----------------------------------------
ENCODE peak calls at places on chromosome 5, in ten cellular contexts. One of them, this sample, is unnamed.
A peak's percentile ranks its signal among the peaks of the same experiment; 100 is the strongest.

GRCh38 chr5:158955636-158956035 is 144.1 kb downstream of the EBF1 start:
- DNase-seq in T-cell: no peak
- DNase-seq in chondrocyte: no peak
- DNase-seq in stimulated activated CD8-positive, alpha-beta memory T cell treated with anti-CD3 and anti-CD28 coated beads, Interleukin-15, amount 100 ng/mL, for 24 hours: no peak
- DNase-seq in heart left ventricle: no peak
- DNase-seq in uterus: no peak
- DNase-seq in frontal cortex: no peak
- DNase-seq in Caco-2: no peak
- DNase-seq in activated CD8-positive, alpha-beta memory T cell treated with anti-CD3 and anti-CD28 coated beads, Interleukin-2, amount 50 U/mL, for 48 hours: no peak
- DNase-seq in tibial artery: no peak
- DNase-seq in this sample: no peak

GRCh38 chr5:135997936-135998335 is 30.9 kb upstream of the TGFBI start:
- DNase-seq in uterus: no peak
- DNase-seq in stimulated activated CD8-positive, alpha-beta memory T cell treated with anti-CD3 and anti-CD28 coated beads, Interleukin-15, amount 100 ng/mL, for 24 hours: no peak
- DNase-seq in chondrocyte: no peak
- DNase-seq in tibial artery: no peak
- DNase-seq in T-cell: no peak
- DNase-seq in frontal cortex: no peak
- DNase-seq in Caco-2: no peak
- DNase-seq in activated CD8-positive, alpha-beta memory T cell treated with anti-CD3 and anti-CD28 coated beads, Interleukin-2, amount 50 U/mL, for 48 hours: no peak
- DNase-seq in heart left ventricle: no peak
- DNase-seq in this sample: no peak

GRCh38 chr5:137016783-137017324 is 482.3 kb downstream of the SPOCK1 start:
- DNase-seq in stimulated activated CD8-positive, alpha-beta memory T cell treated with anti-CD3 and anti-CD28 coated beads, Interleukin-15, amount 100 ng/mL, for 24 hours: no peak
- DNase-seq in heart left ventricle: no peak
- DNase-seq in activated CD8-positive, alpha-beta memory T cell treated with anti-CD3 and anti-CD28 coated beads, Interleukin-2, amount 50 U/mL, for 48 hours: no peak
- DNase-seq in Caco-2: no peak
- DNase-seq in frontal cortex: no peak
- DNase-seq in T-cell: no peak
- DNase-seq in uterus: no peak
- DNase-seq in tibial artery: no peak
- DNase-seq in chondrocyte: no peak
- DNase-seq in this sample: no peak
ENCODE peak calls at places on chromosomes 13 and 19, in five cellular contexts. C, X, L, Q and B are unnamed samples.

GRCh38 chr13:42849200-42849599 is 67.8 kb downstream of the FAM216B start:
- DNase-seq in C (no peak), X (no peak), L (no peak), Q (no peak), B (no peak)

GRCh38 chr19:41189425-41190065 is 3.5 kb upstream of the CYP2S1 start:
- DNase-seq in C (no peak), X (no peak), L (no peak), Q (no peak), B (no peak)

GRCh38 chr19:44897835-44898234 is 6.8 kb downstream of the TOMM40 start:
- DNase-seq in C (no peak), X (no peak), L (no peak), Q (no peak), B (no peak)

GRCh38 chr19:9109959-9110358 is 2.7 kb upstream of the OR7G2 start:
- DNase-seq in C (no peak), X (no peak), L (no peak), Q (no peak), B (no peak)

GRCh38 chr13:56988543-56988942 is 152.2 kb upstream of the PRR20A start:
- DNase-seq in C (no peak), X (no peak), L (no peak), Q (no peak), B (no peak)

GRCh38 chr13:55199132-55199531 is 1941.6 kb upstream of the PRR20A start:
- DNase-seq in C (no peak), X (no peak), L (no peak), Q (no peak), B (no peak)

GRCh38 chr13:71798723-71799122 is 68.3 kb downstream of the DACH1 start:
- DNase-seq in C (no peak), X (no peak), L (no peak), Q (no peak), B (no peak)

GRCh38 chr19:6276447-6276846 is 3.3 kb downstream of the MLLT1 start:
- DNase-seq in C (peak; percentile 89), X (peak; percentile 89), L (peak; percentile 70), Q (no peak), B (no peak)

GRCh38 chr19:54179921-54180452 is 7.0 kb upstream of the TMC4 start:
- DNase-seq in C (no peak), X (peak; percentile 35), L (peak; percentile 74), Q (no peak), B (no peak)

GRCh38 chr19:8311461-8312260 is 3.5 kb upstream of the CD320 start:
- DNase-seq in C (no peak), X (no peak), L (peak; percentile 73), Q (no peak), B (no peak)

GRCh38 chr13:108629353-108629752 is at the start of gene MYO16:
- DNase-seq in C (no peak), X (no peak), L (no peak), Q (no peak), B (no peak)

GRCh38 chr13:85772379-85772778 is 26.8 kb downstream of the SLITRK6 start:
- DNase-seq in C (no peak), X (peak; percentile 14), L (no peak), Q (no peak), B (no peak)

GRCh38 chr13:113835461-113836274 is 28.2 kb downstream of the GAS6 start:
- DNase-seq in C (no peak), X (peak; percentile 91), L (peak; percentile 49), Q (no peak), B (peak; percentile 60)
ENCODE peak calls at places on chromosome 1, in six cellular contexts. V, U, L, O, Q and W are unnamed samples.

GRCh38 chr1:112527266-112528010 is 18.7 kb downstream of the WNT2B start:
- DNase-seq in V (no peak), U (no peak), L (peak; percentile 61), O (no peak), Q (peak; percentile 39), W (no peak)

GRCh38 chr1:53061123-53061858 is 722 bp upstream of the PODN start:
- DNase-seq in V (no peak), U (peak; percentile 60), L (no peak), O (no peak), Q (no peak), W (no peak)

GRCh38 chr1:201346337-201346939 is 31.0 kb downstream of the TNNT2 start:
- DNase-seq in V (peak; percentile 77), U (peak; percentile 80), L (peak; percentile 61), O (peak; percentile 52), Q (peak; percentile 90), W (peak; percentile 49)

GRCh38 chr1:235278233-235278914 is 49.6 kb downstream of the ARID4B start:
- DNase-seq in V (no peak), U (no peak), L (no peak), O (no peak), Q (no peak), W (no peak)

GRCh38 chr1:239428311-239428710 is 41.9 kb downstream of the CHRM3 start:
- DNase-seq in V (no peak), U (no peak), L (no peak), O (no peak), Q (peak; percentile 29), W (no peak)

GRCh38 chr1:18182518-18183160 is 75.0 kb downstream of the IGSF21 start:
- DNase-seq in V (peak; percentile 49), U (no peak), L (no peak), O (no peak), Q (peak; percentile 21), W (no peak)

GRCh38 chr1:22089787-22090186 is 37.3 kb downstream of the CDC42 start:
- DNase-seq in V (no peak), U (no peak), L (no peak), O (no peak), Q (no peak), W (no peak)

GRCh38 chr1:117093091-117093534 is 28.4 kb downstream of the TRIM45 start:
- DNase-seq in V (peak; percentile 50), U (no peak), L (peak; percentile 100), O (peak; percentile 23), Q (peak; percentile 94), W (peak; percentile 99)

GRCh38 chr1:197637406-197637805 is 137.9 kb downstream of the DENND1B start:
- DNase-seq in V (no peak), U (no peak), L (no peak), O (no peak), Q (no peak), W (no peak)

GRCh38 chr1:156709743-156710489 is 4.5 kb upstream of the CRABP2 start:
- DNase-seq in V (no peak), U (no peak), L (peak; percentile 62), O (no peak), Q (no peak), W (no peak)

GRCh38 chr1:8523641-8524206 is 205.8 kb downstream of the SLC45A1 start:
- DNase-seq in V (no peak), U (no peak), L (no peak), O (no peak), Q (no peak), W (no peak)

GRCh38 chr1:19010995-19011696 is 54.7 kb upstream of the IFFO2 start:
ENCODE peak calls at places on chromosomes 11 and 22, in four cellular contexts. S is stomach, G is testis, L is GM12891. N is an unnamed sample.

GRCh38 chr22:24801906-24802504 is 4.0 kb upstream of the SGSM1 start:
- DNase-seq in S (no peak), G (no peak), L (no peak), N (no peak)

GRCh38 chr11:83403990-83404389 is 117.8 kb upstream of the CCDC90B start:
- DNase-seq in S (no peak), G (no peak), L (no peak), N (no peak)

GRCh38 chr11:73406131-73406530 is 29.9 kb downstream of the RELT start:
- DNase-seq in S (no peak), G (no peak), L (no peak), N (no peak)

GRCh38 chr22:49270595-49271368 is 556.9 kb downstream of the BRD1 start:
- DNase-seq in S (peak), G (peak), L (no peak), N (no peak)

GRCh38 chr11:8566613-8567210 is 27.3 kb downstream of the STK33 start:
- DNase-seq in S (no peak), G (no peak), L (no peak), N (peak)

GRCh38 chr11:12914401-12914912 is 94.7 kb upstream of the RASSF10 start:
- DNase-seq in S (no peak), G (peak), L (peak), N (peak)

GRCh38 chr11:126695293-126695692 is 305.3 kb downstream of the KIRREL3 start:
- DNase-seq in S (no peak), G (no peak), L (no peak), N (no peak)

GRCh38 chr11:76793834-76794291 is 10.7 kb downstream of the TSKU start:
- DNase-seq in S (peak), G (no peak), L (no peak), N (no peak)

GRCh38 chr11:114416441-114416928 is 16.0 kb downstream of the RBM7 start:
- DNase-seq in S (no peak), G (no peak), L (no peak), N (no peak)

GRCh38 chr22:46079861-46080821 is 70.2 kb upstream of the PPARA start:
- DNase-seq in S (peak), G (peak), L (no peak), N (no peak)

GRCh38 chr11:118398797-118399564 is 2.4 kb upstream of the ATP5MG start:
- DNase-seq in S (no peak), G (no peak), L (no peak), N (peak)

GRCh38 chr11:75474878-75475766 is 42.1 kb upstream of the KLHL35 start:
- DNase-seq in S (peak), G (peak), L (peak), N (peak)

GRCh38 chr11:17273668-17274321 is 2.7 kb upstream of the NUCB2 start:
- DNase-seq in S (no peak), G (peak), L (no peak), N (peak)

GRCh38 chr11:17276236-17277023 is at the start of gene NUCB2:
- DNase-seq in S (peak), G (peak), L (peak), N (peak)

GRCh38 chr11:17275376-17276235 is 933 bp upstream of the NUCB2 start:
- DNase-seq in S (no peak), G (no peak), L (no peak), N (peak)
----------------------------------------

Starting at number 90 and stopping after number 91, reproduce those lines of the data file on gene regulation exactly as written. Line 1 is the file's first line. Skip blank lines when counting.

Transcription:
GRCh38 chr11:83403990-83404389 is 117.8 kb upstream of the CCDC90B start:
- DNase-seq in S (no peak), G (no peak), L (no peak), N (no peak)